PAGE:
Amanda and Zoe are also planning a wedding. I asked them how they arrived at that place. Marriage was not on Amanda’s list and for a time they felt the battle for marriage equality was imposed on them. I have always considered Zoe the romantic in the pair. It turns out Zoe and Amanda are, for the most part, on the same page with this one. They value radical honesty and don’t make promises they think might be impossible to keep, they don’t see the logic of the law dictating the legitimacy of their relationship. But for each other they were game changers. They couldn’t see a future that didn’t include the other. They also know that until LGBTQ people are seen as fully human and treated as equal under the law and in every respect, single or otherwise, getting married is as much protection as we might be able to get for our partners and families. Marriage attaches a legitimacy to the relationship that, of course, doesn’t actually come from any government sanctioning the union but is treated as such. For Amanda, who is genderqueer, and Zoe, who is a trans woman, and who are both read by the world as feminine, as much protection as possible must be secured.
If you ask Zoe and Amanda what love is they will agree with Zoe’s assessment that “love is an emotion and an action, an affection and genuine caring about another person.” Amanda contends that “Love is something that you make inside yourself.” Zoe suggests that the way they both define and put love into action has allowed her to grow and give saying to Amanda, “The love that I have received from my family and from you has helped me love myself. Knowing what it feels like to be loved has helped make it clearer to me that I deserve that kind of love and has made it easier for me to love myself which in turn makes it easier for me to love others. One of the things that is so weird about love is that it can create more of itself.”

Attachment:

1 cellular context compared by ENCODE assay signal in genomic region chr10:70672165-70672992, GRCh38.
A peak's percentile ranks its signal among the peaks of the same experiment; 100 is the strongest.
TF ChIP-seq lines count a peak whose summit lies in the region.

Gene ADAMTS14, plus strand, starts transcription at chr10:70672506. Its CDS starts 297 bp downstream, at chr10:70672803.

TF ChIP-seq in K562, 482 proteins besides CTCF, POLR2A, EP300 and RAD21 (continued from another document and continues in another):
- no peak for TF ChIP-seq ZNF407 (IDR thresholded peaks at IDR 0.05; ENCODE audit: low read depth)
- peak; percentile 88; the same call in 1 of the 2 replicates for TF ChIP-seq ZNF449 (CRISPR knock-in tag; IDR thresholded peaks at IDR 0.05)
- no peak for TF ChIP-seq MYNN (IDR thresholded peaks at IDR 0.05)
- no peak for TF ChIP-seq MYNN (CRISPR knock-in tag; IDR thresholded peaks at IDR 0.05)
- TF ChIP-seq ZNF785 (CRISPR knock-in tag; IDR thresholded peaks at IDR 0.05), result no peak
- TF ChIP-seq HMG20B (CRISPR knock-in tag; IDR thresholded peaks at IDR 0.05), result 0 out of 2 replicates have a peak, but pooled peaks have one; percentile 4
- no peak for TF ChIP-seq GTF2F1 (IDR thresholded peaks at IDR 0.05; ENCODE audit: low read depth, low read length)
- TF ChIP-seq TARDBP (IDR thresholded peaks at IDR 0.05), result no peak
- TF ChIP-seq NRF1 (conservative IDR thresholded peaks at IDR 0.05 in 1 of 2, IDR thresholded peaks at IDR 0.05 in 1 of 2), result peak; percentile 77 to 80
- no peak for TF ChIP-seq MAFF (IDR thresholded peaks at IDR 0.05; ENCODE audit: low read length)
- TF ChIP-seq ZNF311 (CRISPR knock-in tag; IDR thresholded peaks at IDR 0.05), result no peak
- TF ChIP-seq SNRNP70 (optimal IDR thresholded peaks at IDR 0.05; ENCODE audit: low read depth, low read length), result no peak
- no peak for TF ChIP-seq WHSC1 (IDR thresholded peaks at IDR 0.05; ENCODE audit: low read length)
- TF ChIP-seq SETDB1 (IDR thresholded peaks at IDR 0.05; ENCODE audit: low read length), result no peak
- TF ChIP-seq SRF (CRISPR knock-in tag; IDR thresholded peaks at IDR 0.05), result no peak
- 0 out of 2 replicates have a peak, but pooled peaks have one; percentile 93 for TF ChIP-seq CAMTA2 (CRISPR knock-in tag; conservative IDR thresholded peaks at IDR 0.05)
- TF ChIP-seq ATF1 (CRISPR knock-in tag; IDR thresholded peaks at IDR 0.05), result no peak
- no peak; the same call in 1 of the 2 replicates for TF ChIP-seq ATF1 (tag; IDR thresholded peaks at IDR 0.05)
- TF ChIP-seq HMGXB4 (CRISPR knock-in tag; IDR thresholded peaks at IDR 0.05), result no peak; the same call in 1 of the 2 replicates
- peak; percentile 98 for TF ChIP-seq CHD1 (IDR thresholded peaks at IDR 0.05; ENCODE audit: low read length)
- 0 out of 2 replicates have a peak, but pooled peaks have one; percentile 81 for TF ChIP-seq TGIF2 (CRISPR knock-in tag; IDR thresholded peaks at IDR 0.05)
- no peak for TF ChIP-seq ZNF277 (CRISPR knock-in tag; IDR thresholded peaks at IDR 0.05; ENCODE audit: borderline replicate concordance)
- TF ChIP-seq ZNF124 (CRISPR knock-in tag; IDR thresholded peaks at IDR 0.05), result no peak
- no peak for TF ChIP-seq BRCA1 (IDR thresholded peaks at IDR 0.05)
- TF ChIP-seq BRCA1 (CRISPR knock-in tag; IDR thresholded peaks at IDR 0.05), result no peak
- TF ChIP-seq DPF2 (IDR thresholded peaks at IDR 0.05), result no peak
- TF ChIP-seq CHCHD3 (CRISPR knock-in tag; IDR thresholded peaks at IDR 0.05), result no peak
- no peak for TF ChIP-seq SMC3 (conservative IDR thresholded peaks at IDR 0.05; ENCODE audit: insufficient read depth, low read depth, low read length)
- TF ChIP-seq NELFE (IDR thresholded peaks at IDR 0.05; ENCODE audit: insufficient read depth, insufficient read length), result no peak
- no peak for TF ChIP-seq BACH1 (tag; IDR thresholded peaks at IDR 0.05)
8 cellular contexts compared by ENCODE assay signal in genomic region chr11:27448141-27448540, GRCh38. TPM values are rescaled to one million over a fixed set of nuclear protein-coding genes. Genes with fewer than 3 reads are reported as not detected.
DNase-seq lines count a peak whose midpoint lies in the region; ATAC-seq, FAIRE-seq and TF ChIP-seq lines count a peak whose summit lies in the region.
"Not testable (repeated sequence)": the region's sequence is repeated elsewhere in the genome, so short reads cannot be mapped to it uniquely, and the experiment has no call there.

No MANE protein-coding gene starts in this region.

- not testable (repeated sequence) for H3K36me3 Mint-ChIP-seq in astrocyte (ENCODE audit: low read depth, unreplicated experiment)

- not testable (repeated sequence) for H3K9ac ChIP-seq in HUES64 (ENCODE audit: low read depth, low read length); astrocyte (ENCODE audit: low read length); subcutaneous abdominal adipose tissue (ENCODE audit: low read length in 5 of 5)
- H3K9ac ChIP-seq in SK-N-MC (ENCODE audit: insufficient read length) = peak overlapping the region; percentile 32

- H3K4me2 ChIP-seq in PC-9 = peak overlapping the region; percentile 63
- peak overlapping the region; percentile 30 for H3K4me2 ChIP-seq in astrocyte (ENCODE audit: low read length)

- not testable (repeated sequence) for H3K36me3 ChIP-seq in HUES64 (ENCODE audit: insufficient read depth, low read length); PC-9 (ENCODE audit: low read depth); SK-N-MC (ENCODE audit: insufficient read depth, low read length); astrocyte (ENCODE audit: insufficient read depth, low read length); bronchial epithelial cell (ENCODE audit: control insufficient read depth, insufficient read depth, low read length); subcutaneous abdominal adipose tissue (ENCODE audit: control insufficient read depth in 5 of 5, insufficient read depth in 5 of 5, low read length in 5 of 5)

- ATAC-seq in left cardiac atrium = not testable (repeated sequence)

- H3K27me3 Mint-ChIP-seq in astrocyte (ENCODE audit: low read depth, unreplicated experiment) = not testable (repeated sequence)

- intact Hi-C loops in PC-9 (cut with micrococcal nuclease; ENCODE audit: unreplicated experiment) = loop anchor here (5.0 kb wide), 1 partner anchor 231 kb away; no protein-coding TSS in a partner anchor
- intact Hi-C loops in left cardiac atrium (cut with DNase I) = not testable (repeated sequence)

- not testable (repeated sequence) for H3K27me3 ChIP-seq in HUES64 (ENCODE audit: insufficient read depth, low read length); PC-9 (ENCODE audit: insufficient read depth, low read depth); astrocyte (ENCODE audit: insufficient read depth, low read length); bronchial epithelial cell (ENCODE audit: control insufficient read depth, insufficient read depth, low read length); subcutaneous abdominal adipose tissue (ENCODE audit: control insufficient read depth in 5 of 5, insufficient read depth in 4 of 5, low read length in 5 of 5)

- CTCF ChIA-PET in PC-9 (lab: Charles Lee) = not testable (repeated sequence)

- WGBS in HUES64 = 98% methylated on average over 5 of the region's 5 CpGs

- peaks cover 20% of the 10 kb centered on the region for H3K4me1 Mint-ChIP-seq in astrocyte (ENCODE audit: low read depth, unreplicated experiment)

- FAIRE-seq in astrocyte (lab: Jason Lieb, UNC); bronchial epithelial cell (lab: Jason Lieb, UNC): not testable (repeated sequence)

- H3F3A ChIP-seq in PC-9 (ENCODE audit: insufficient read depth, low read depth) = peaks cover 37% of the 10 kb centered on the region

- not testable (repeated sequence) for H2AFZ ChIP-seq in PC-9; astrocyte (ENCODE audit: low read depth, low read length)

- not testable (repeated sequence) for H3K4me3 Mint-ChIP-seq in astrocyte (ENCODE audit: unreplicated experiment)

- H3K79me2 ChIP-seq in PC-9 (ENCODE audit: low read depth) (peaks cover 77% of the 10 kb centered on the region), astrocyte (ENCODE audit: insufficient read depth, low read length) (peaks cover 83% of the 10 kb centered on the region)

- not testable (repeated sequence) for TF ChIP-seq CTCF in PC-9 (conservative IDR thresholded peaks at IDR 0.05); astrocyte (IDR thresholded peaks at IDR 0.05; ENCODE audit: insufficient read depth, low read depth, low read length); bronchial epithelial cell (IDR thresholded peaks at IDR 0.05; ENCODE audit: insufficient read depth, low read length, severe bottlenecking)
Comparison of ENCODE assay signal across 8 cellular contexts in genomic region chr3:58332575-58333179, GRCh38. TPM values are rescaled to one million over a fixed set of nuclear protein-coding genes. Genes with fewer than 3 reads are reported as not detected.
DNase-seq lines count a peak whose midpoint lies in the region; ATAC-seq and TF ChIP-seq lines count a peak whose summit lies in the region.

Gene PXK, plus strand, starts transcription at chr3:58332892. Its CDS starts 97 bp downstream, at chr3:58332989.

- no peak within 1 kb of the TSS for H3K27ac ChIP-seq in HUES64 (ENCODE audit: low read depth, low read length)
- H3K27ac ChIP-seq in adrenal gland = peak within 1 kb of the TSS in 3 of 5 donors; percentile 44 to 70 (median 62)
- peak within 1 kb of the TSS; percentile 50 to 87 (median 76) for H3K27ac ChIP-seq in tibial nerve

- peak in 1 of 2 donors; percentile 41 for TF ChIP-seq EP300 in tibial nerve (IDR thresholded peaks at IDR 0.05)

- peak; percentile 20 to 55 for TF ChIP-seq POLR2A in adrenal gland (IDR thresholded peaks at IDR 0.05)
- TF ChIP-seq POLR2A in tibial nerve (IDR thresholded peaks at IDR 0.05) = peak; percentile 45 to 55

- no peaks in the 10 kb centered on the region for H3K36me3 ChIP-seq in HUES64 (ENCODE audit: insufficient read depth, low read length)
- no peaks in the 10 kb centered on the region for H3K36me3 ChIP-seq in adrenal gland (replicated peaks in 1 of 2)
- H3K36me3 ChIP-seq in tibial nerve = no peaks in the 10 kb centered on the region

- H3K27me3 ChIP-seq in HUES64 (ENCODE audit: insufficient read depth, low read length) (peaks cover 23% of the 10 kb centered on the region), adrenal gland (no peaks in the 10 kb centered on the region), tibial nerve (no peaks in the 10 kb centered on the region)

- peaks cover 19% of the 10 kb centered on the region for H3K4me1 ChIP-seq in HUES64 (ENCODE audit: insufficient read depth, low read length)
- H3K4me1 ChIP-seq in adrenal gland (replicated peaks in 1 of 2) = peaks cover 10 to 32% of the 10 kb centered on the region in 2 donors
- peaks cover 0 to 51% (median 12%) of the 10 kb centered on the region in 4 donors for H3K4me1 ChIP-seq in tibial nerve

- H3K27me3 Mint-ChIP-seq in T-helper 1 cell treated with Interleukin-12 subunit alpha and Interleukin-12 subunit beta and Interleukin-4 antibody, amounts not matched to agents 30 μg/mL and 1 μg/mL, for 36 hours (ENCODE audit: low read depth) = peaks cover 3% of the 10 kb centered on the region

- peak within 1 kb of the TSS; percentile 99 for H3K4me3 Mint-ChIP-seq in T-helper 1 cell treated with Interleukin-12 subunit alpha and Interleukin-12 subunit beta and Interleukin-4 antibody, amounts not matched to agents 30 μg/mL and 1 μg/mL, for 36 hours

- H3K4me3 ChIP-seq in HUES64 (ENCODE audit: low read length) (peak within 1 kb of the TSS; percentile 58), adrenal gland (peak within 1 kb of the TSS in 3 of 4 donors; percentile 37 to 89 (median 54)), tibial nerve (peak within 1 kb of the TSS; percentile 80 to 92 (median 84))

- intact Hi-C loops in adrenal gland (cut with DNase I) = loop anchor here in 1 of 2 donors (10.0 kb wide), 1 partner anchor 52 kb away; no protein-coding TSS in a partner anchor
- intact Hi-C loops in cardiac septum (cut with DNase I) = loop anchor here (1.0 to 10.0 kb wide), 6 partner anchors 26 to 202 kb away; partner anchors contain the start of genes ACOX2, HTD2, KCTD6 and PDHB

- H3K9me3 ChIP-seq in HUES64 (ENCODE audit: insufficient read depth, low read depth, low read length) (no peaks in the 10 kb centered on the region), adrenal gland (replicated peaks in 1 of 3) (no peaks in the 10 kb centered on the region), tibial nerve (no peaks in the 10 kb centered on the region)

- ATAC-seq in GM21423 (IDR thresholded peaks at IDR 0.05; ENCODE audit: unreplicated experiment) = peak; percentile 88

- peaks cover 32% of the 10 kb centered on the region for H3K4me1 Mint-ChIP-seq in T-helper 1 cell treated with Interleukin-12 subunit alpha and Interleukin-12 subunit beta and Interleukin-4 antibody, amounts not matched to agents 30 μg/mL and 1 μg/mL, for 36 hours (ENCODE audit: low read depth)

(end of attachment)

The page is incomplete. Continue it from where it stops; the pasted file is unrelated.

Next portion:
When asked what is different about what they found together, between these two forces of nature who often work in such very different ways, that made them want to commit to choosing each other every day until and unless something makes that impossible, Zoe, who I contend is the romantic, responds, “I’ve had friends and lovers who became my chosen family but Amanda and Jo became not just my family but also my home where I felt like I always belonged and wanted to be. I wanted my home base to always be with them.”
In response Amanda smiles at Zoe, tearing up, and whispers uncharacteristically shyly, “Shut up.”